Moreover, the background and social situation of female prisoners are different from that of men. For example, 2/3 of US women in prison were or are addicted to drugs and about half of them were under the influence when committing their crime. Also, 92% of female prisoners have been physically or sexually abused in their lives. And as if this isn’t enough, their imprisonment does not only influence their lives but also that of their children, as around 80% of women in prison were the primary caretakers of their children at the time of their arrest.
Thus, while aiming to tackle drug crises for over 30 years, the USA has punished women disproportionately harshly without regard for their social situation or background.
A miscarriage of female justice: El Salvador
In comparison to the 200,000 female prisoners in the US, the 3834 women in El Salvadoran prisons should not be raising any eyebrows. Or so it may seem. Since the turn of the century, the female prison population multiplied by 10 fold, while the male population increased by 4. This makes El Salvador the country with the sharpest increase in women incarcerated by far.
“I had a miscarriage. The judge accused me of murder.”
Gang violence, drug wars and harsh law enforcement actions since the 1970s have created an environment of normalized violence in this Central American country. The violence is fueling machismo and misogyny which has profound consequences for women and girls and making it the most dangerous country for women in the world. Let me give you an example: according to Plan International, 1 in 3 pregnancies involves a teenage girl, the majority a result of abuse or incest. And here comes the crux: El Salvador has one of the strictest anti-abortion laws in the world, making international headlines with jailing women for miscarriages. As the national law does not allow for any form of abortion, neither in cases of rape or incest, nor when the life of the mother is in danger, the burden of proof falls on the woman, even in case of a miscarriage.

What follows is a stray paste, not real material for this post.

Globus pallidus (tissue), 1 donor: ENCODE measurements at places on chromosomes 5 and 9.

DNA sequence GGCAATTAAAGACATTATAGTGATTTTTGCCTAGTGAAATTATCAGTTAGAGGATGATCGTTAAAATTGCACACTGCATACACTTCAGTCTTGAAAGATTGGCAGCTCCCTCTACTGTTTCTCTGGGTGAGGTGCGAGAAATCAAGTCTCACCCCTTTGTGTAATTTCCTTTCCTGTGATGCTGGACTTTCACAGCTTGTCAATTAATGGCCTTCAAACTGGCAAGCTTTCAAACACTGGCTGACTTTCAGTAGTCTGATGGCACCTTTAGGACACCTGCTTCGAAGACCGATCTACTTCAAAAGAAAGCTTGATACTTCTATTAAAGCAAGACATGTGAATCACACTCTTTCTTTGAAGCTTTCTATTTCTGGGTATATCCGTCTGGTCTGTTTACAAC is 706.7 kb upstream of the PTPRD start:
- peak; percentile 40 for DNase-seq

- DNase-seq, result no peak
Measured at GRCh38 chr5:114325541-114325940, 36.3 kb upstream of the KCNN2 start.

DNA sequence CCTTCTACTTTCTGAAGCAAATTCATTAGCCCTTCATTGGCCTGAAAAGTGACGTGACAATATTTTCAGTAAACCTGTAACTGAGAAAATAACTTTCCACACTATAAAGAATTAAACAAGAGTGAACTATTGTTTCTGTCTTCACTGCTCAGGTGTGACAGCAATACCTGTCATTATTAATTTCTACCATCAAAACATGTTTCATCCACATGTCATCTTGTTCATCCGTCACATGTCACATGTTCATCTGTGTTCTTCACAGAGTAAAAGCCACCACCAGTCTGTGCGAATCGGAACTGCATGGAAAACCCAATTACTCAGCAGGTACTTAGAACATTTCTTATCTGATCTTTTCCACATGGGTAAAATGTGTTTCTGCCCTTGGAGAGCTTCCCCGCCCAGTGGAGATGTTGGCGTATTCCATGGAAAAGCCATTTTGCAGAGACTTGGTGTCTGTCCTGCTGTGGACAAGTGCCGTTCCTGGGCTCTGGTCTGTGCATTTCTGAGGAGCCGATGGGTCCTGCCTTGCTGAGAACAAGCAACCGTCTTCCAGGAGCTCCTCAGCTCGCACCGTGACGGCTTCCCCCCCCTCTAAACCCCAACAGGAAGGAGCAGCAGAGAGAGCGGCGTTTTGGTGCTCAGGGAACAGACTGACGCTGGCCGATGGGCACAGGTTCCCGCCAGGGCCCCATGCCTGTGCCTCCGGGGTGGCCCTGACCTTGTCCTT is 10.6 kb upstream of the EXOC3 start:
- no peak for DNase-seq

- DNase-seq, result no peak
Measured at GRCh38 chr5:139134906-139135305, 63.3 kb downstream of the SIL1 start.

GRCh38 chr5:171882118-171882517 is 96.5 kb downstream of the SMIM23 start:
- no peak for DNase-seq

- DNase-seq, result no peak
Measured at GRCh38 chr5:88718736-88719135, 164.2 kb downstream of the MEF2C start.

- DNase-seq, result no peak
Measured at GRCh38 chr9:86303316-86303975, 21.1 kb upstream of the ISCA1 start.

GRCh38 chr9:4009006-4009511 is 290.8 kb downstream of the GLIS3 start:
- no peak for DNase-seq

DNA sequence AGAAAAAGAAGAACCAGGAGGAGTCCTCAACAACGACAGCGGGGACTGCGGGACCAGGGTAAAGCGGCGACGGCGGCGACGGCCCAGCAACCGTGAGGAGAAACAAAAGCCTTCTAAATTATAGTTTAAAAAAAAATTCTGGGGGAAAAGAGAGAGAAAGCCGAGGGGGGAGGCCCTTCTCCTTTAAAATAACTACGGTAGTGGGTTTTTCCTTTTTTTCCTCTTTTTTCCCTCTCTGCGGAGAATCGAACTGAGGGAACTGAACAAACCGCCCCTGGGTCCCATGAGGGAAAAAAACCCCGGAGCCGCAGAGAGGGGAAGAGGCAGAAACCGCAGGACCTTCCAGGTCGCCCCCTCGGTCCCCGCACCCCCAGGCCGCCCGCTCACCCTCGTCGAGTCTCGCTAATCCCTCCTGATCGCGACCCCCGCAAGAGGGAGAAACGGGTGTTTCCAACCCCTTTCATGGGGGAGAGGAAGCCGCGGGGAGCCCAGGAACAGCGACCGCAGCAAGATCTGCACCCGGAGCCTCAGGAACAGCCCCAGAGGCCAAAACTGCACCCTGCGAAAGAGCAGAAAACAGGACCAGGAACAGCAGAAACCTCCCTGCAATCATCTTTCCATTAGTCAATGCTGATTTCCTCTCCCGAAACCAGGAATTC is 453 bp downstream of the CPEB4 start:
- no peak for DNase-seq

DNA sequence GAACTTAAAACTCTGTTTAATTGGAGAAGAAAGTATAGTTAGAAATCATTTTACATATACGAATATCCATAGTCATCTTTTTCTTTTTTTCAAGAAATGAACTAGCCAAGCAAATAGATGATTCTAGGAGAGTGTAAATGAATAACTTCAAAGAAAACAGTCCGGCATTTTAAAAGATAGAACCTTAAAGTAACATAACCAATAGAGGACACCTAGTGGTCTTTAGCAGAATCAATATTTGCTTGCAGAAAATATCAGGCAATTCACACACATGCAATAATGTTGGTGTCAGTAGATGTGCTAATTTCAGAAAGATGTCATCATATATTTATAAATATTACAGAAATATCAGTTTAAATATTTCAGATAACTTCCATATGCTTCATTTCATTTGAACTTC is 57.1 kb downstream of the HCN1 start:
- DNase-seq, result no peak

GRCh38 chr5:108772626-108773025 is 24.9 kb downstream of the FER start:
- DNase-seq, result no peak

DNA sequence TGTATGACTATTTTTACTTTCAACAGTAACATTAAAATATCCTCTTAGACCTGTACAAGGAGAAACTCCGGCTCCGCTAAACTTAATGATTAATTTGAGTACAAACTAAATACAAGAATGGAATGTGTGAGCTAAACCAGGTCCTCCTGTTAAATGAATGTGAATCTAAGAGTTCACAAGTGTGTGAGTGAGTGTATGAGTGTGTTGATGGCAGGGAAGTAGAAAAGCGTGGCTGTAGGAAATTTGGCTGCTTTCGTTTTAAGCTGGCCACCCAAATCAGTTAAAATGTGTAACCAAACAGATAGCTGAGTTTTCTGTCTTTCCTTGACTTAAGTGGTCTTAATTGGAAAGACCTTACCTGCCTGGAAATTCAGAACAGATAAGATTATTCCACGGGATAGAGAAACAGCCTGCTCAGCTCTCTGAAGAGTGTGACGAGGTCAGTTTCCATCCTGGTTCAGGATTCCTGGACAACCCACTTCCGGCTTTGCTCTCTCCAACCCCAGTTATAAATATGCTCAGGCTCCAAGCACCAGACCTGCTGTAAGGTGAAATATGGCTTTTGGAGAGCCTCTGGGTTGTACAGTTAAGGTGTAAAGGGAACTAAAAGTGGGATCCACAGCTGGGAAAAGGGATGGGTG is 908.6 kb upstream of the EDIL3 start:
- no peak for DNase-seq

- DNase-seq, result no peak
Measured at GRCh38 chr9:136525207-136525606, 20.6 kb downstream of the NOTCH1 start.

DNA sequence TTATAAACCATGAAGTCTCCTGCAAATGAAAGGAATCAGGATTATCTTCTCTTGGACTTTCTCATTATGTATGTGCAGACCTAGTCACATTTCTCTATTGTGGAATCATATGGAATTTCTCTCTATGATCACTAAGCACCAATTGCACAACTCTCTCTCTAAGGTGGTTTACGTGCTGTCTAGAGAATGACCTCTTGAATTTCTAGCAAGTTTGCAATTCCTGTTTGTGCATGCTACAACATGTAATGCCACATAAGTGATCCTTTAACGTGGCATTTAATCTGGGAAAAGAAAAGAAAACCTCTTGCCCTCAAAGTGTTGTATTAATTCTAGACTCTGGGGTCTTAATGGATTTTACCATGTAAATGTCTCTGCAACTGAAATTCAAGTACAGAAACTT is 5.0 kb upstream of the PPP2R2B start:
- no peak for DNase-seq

Listen to the stories of these El Salvadoran women accused of murder for loosing their child:
Since the strictest anti-abortion law come into existence in 1998, over 600 women have been jailed for solely miscarrying. Official data on the women sentenced to prison for other situations of abortions is missing, but presumably high.
So, on the one hand, we have a country that locks up more women than any other and which can send you to prison for an unreasonable amount of time, in disregard of your circumstances, forcing you to leave your child behind. On the other hand, the country that is increasing its women behind bars will do so because of you losing a child.
The largest problem with the increase in female prisoners, is the lack of interest in the topic. The amount of women in prison seems so insignificant, but take a closer look and their situation seems dire, maybe more so than others. As their often excessive imprisonment – may it for non-violent crimes or even loosing their child – has a huge consequence not only on their lives, but also on the lives of those they take care of. And so, their excessive imprisonment will have major long-term consequences on a societal scale. To counteract the trend of increasing female incarceration, a gender-approach to punishment and imprisonment should be applied globally rather sooner than later.